Garudan thookkam celebrated

Garudan thookkam is performed during Arayankavu Pooram, a festival meant not for the elite, but for the masses, a

Published: 13th April 2009 12:40 AM  |   Last Updated: 15th May 2012 09:16 PM   |  A+A-

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KOCHI: Garudan thookkam is performed during Arayankavu Pooram, a festival meant not for the elite, but for the masses, a festival of belief celebrated by villagers who dedicate everything to their beloved Almighty, goddess Arayankavilamma.

Entire families from the village gather at the poora parambu of Arayankavu Bhagavathy temple to witness the divine moment.

They wait for a whole year for this festive night dedicated to garudan thookkam. They follow a daily saving system meant exclusively for meeting the thookkam expenses, and use the savings of one year to celebrate the event.

A hundred-odd teams arrive here to perform the ritual of garudan thookkam. The entire village gathers at the spacious Poora Parambu by seven in the evening to watch the thookkam performers. Families offer garudan thookkam to bring prosperity to their homes and to distance the fear of enemies in their life. Before the commencement of the thookkam the idol of the goddess is taken out after routine rituals and placed in a specially designed Elankaavu (a miniature temple specially meant for the thookkam). There is a great show of red as the performers wear red clothes and head gear.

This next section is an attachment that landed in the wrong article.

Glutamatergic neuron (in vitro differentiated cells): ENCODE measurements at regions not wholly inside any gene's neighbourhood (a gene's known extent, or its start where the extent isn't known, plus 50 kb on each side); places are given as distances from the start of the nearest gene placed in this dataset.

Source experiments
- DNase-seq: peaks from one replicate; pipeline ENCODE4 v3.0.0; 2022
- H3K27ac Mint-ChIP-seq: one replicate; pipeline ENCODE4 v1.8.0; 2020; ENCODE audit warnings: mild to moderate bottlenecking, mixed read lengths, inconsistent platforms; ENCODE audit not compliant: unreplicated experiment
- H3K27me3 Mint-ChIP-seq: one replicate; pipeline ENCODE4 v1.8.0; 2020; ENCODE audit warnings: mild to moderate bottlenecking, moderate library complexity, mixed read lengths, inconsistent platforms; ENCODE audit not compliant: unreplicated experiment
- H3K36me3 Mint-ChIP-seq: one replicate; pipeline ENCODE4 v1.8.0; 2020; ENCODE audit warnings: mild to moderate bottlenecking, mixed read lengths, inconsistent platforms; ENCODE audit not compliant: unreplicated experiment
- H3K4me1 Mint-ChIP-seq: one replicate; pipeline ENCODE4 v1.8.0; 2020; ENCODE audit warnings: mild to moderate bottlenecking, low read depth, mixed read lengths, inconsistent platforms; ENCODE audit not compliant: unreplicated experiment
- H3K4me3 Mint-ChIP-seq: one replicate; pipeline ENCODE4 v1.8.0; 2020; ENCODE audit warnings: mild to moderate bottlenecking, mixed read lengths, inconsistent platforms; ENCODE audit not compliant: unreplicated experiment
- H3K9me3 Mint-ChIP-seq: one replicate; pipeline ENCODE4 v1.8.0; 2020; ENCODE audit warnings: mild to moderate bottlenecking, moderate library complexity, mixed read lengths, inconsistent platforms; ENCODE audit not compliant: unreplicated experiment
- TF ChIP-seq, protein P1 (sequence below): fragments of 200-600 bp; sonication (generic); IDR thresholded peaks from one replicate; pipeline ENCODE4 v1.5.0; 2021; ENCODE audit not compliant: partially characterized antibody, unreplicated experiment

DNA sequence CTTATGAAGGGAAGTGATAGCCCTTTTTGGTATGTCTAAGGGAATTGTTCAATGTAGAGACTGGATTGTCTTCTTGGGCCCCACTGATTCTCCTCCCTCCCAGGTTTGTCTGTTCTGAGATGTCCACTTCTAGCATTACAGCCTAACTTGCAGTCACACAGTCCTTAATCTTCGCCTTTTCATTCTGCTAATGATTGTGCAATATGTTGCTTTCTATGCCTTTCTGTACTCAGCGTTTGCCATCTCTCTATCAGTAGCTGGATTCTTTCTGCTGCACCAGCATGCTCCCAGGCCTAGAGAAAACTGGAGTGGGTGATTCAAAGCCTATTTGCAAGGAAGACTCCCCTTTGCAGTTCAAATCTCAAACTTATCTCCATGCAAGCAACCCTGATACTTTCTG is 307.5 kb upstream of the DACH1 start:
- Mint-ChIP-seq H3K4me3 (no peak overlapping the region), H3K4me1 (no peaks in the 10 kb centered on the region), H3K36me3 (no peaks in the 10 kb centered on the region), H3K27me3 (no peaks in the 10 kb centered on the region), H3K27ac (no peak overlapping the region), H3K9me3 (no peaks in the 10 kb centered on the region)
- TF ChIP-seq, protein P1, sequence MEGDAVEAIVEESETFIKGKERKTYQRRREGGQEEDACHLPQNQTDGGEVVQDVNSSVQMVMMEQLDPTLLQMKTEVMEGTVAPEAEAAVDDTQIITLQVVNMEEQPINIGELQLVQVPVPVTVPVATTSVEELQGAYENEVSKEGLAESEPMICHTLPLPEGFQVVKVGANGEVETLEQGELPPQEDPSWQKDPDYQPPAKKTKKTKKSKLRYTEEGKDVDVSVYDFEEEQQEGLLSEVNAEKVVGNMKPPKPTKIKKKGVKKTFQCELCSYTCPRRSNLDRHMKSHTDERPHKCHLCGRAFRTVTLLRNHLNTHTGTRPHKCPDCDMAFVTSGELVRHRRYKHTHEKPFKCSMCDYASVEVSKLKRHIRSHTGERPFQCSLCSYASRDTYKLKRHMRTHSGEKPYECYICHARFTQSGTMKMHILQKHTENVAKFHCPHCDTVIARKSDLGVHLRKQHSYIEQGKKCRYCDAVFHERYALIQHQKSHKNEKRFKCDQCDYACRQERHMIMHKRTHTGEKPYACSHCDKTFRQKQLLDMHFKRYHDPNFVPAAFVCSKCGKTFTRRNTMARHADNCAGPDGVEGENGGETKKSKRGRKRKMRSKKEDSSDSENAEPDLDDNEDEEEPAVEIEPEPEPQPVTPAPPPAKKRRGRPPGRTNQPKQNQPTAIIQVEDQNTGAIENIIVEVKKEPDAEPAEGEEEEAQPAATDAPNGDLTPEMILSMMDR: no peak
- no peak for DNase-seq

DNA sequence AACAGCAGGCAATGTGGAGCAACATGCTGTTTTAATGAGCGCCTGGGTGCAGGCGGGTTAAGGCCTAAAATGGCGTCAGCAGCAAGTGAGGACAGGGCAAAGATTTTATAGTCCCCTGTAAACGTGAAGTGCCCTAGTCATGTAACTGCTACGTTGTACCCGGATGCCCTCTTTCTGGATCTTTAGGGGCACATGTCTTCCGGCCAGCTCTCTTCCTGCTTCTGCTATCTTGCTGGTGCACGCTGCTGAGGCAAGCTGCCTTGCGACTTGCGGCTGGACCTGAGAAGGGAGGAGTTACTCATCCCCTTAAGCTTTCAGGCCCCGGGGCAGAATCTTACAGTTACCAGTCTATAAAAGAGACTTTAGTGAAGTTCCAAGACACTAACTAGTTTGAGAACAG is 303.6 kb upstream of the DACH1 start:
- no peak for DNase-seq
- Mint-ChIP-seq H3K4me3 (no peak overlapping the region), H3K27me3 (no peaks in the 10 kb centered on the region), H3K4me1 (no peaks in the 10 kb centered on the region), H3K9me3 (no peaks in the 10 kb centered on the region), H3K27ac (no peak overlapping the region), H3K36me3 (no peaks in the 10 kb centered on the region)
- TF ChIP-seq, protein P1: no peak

From the evening scores of performers arrive at the temple premises to represent the devotees who offer thookkam as a thanksgiving exercise. In the beginning the performers climb over the thookka chaadu, a specially designed wooden platform, which is taken around the temple manually.

Around fifty performers take part in this divine process, considered the curtain raiser of the main garudan thookkam.

By 9.30 at night, the garudan arrives in a decorated truck modified into a chariot.

These groups come from distant places like Muvattupuzha and Koothattukulam. Devotees bear the full expense of bringing the chariots with all its paraphernalia and rhythmic accompaniments which comes to Rs 50,000.

The costumes of the garudan are very attractive and similar to those of kathakali artists. Devotees offer money which the performer tries to grab with his ‘beak’. The performer dressed as garudan holds babies high as there is a belief that the process will keep evil away from the child. Parents often queue up before the garudan to hand over their children.

Accompanied by the thunderous percussion ensemble, these trucks enter the pooraparambu.

As the pace of the percussion ensemble reaches the climax, the garudans start dancing hysterically. As each truck arrives, the devotees gather around with country torches.

“From time immemorial, garudan thookkam has been performed here,” says Pradeep Kumar, secretary of Arayankavu Bhagavathy Seva Sangham. “In those days the thookkam was held by piercing iron hooks on the performers who observe a month long special ritual to be the garudan,” he says.

Later this practice was banned. Now the thookkam is termed ‘kacha thookkam’ in which the hooks are placed on cloth bands tied around the performer’s waist .

Once all the chariots are lined up in the pooraparambu, each moves towards the kalithattu (a raised platform) situated in front of the sanctum sanctorum of the temple. Here the performers present an ethnic dance in tune with the rustic rhythm from the traditional percussion instruments.

With the help of their assistants, they climb over the thooku chaadu and held up by the iron hooks they complete three rounds around the Elam Kavu. The performance goes on till dawn.

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